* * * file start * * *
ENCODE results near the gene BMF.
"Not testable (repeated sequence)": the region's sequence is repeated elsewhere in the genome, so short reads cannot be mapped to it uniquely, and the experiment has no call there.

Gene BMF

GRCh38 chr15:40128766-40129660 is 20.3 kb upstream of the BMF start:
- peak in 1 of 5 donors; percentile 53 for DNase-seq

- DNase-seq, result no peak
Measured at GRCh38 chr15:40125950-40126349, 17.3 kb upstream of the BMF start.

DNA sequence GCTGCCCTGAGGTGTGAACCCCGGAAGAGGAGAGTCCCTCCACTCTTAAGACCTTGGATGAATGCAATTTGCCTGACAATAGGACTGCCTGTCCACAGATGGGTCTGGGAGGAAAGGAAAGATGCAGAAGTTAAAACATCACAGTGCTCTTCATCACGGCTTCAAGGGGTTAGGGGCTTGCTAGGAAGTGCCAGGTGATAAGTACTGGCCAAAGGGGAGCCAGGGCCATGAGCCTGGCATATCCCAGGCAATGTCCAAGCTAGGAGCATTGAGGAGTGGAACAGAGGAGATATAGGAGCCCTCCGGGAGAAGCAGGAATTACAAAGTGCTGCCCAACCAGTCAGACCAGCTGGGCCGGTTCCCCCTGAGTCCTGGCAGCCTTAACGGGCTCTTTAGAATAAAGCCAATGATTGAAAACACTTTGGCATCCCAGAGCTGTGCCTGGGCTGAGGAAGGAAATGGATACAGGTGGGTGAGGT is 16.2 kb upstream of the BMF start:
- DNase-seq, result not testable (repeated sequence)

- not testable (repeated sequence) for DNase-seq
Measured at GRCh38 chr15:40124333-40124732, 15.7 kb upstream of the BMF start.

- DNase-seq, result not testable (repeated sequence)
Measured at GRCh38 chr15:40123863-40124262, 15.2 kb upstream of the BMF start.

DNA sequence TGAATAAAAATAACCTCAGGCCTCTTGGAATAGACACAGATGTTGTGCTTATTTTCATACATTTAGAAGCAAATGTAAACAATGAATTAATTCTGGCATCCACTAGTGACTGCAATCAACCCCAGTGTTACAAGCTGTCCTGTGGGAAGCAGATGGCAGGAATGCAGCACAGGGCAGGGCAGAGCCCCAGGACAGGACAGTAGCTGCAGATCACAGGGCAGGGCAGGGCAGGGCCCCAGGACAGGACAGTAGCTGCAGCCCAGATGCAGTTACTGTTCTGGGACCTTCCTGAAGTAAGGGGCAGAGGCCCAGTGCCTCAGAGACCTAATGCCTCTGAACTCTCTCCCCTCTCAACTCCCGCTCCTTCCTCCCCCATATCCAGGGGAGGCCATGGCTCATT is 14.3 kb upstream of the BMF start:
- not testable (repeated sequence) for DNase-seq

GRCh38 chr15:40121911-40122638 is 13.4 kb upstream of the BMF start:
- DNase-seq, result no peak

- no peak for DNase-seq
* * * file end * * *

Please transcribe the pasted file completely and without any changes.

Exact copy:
ENCODE results near the gene BMF.
"Not testable (repeated sequence)": the region's sequence is repeated elsewhere in the genome, so short reads cannot be mapped to it uniquely, and the experiment has no call there.

Gene BMF

GRCh38 chr15:40128766-40129660 is 20.3 kb upstream of the BMF start:
- peak in 1 of 5 donors; percentile 53 for DNase-seq

- DNase-seq, result no peak
Measured at GRCh38 chr15:40125950-40126349, 17.3 kb upstream of the BMF start.

DNA sequence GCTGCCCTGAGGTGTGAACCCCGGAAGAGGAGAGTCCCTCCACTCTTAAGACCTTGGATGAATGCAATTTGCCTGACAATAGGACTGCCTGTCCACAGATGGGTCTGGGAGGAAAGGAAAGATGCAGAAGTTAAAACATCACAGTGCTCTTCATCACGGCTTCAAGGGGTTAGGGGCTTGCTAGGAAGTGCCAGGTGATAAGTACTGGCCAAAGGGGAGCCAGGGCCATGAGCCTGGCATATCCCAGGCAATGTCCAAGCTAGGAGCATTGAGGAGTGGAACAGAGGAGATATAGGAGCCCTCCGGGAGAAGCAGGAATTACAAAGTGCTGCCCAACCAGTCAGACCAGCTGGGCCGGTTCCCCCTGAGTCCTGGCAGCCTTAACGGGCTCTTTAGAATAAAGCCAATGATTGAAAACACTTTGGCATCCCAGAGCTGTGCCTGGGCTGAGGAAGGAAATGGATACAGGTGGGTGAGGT is 16.2 kb upstream of the BMF start:
- DNase-seq, result not testable (repeated sequence)

- not testable (repeated sequence) for DNase-seq
Measured at GRCh38 chr15:40124333-40124732, 15.7 kb upstream of the BMF start.

- DNase-seq, result not testable (repeated sequence)
Measured at GRCh38 chr15:40123863-40124262, 15.2 kb upstream of the BMF start.

DNA sequence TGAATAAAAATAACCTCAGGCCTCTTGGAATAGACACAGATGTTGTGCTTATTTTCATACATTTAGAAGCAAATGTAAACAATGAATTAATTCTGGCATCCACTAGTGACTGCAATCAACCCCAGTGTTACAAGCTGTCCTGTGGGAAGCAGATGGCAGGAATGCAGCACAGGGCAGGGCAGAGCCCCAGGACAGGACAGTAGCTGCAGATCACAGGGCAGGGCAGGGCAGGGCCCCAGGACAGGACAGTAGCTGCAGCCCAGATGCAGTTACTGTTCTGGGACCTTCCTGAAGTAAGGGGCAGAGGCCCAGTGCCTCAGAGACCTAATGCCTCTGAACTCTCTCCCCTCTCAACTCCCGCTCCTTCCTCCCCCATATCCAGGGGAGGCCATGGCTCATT is 14.3 kb upstream of the BMF start:
- not testable (repeated sequence) for DNase-seq

GRCh38 chr15:40121911-40122638 is 13.4 kb upstream of the BMF start:
- DNase-seq, result no peak

- no peak for DNase-seq